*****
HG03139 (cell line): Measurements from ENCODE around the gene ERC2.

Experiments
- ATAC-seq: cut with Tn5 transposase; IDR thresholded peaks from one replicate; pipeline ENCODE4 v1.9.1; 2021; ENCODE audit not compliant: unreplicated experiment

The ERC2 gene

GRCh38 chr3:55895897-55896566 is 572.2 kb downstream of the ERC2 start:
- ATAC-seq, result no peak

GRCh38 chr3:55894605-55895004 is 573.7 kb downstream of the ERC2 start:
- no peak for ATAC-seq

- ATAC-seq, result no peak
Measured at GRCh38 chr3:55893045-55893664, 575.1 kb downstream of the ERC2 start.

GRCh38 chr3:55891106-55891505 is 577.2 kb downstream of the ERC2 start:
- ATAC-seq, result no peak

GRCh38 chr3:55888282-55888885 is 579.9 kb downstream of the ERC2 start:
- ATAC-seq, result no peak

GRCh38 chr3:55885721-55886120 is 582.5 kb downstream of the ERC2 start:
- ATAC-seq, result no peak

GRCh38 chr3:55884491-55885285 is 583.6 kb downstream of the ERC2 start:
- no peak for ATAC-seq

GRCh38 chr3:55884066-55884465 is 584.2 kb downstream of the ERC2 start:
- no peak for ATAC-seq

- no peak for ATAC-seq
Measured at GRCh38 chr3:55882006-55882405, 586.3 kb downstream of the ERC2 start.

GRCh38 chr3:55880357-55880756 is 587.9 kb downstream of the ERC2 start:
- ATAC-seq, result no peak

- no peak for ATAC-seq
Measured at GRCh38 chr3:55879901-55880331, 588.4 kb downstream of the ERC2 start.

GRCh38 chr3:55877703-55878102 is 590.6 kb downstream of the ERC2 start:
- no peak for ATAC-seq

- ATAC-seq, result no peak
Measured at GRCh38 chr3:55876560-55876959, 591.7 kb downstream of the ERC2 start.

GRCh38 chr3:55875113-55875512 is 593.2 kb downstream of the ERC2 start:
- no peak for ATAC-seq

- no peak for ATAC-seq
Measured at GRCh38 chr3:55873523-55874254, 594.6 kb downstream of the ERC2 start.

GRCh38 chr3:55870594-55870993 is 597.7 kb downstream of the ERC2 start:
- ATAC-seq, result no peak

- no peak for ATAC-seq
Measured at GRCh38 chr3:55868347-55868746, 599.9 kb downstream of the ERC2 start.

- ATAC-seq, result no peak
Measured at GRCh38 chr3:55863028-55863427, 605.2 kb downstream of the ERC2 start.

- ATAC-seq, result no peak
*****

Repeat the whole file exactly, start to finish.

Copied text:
HG03139 (cell line): Measurements from ENCODE around the gene ERC2.

Experiments
- ATAC-seq: cut with Tn5 transposase; IDR thresholded peaks from one replicate; pipeline ENCODE4 v1.9.1; 2021; ENCODE audit not compliant: unreplicated experiment

The ERC2 gene

GRCh38 chr3:55895897-55896566 is 572.2 kb downstream of the ERC2 start:
- ATAC-seq, result no peak

GRCh38 chr3:55894605-55895004 is 573.7 kb downstream of the ERC2 start:
- no peak for ATAC-seq

- ATAC-seq, result no peak
Measured at GRCh38 chr3:55893045-55893664, 575.1 kb downstream of the ERC2 start.

GRCh38 chr3:55891106-55891505 is 577.2 kb downstream of the ERC2 start:
- ATAC-seq, result no peak

GRCh38 chr3:55888282-55888885 is 579.9 kb downstream of the ERC2 start:
- ATAC-seq, result no peak

GRCh38 chr3:55885721-55886120 is 582.5 kb downstream of the ERC2 start:
- ATAC-seq, result no peak

GRCh38 chr3:55884491-55885285 is 583.6 kb downstream of the ERC2 start:
- no peak for ATAC-seq

GRCh38 chr3:55884066-55884465 is 584.2 kb downstream of the ERC2 start:
- no peak for ATAC-seq

- no peak for ATAC-seq
Measured at GRCh38 chr3:55882006-55882405, 586.3 kb downstream of the ERC2 start.

GRCh38 chr3:55880357-55880756 is 587.9 kb downstream of the ERC2 start:
- ATAC-seq, result no peak

- no peak for ATAC-seq
Measured at GRCh38 chr3:55879901-55880331, 588.4 kb downstream of the ERC2 start.

GRCh38 chr3:55877703-55878102 is 590.6 kb downstream of the ERC2 start:
- no peak for ATAC-seq

- ATAC-seq, result no peak
Measured at GRCh38 chr3:55876560-55876959, 591.7 kb downstream of the ERC2 start.

GRCh38 chr3:55875113-55875512 is 593.2 kb downstream of the ERC2 start:
- no peak for ATAC-seq

- no peak for ATAC-seq
Measured at GRCh38 chr3:55873523-55874254, 594.6 kb downstream of the ERC2 start.

GRCh38 chr3:55870594-55870993 is 597.7 kb downstream of the ERC2 start:
- ATAC-seq, result no peak

- no peak for ATAC-seq
Measured at GRCh38 chr3:55868347-55868746, 599.9 kb downstream of the ERC2 start.

- ATAC-seq, result no peak
Measured at GRCh38 chr3:55863028-55863427, 605.2 kb downstream of the ERC2 start.

- ATAC-seq, result no peak